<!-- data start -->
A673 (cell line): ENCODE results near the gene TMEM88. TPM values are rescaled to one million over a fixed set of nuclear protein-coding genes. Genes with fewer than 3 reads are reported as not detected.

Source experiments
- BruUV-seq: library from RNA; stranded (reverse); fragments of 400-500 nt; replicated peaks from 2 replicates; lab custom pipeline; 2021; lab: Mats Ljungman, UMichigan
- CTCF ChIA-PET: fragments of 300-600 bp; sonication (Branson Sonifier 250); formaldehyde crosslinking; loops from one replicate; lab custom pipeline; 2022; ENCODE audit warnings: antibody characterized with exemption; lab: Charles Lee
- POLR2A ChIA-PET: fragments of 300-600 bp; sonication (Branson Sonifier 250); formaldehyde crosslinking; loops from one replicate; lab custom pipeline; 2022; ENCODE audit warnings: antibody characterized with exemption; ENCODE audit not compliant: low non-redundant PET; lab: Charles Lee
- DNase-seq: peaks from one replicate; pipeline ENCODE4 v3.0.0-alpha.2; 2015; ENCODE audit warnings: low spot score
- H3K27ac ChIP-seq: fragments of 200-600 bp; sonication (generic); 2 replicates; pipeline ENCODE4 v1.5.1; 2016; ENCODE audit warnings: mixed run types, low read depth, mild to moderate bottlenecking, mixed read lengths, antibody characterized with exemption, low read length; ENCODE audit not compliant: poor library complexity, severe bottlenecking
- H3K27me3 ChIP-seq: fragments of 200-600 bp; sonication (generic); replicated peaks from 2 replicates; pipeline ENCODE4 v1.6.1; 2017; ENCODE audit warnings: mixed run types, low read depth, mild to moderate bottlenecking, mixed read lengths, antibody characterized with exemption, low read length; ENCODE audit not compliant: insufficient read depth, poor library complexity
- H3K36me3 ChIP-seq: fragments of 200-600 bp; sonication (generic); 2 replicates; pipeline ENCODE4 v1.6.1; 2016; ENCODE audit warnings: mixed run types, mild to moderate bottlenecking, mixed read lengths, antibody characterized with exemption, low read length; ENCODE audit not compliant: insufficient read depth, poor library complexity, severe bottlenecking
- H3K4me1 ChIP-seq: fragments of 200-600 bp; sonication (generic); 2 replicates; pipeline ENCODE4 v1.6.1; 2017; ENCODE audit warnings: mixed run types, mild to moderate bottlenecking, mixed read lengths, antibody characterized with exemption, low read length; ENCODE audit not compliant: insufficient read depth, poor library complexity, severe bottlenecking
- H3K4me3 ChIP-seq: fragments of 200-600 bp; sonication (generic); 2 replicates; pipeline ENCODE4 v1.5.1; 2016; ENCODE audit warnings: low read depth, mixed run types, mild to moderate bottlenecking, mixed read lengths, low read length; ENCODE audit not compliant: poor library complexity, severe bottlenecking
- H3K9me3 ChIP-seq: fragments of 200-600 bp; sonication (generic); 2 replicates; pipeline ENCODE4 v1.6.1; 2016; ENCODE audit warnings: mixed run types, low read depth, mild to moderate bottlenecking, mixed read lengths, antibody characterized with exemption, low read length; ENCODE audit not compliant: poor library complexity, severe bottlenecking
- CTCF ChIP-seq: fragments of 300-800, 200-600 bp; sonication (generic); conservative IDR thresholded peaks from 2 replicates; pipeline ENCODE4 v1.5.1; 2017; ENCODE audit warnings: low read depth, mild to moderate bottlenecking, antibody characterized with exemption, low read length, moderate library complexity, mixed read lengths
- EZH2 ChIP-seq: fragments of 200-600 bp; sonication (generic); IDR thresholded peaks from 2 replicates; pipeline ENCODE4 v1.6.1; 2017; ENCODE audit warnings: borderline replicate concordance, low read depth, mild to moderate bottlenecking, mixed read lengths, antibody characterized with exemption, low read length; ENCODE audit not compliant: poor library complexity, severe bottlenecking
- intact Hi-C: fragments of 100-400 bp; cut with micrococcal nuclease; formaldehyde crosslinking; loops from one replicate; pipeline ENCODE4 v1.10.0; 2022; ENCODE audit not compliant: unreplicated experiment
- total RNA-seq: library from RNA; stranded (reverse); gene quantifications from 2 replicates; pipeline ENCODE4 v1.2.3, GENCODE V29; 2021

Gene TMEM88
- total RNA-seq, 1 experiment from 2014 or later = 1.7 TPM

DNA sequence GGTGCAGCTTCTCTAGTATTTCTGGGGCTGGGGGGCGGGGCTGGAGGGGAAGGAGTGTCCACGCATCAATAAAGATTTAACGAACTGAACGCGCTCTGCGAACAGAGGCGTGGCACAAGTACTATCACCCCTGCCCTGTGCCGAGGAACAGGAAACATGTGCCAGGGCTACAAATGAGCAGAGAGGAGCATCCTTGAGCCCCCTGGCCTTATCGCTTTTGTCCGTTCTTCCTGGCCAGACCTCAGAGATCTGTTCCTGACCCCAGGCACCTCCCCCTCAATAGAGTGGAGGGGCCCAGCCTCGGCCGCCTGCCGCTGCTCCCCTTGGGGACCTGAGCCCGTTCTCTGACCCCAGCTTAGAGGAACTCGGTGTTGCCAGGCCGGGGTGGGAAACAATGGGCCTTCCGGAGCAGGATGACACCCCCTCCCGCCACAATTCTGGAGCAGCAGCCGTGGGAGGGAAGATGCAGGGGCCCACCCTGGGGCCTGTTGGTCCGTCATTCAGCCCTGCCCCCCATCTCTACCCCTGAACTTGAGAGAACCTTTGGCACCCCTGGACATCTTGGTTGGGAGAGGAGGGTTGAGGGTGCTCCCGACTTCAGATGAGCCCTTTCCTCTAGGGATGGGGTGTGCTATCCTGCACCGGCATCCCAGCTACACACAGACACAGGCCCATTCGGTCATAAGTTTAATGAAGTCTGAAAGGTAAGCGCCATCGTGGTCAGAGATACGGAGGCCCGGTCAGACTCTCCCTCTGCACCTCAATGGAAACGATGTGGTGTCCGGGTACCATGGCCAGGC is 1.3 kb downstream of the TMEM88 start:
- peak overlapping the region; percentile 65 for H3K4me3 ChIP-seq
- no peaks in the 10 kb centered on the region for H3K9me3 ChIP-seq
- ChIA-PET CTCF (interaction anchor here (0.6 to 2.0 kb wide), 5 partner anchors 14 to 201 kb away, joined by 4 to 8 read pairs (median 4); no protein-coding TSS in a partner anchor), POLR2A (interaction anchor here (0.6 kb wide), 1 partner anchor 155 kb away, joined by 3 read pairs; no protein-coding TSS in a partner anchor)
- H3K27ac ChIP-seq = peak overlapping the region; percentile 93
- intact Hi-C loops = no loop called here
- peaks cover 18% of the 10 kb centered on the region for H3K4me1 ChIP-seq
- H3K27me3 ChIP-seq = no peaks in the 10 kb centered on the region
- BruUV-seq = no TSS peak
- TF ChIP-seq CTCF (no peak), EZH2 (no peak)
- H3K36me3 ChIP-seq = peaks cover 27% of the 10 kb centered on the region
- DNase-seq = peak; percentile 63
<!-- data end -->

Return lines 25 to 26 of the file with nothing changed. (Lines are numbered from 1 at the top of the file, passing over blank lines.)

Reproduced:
- peaks cover 18% of the 10 kb centered on the region for H3K4me1 ChIP-seq
- H3K27me3 ChIP-seq = no peaks in the 10 kb centered on the region